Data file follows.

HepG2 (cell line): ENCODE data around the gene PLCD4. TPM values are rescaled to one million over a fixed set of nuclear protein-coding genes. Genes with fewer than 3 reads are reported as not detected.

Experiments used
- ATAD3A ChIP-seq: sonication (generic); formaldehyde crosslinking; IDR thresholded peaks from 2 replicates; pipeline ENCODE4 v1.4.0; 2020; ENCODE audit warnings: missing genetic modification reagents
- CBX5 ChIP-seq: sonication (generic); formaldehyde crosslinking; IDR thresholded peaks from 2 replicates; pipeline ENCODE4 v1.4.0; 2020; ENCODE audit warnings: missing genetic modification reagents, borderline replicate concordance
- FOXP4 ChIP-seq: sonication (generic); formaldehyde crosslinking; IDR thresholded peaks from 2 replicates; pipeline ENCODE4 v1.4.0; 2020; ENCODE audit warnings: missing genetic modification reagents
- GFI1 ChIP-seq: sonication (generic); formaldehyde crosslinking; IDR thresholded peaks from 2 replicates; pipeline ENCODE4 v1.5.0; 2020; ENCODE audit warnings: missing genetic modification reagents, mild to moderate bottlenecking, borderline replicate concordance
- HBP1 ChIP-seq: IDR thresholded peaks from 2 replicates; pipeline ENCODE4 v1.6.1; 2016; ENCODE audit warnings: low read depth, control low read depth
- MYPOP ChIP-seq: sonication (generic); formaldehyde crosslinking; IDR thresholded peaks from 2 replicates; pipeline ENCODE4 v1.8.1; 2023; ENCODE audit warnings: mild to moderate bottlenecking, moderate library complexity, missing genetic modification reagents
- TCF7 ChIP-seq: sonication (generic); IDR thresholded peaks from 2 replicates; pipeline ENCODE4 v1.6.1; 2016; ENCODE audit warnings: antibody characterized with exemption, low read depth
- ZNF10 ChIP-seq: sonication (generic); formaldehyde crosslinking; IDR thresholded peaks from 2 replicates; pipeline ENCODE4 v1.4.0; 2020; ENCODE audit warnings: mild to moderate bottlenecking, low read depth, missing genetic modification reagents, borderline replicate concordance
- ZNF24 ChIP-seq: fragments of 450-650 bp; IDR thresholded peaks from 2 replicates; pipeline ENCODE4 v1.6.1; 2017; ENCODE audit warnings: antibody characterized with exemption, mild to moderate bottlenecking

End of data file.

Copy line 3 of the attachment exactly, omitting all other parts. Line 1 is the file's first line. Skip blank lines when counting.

- ATAD3A ChIP-seq: sonication (generic); formaldehyde crosslinking; IDR thresholded peaks from 2 replicates; pipeline ENCODE4 v1.4.0; 2020; ENCODE audit warnings: missing genetic modification reagents